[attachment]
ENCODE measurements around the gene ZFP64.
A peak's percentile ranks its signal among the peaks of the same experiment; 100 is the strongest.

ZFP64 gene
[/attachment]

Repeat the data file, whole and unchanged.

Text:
ENCODE measurements around the gene ZFP64.
A peak's percentile ranks its signal among the peaks of the same experiment; 100 is the strongest.

ZFP64 gene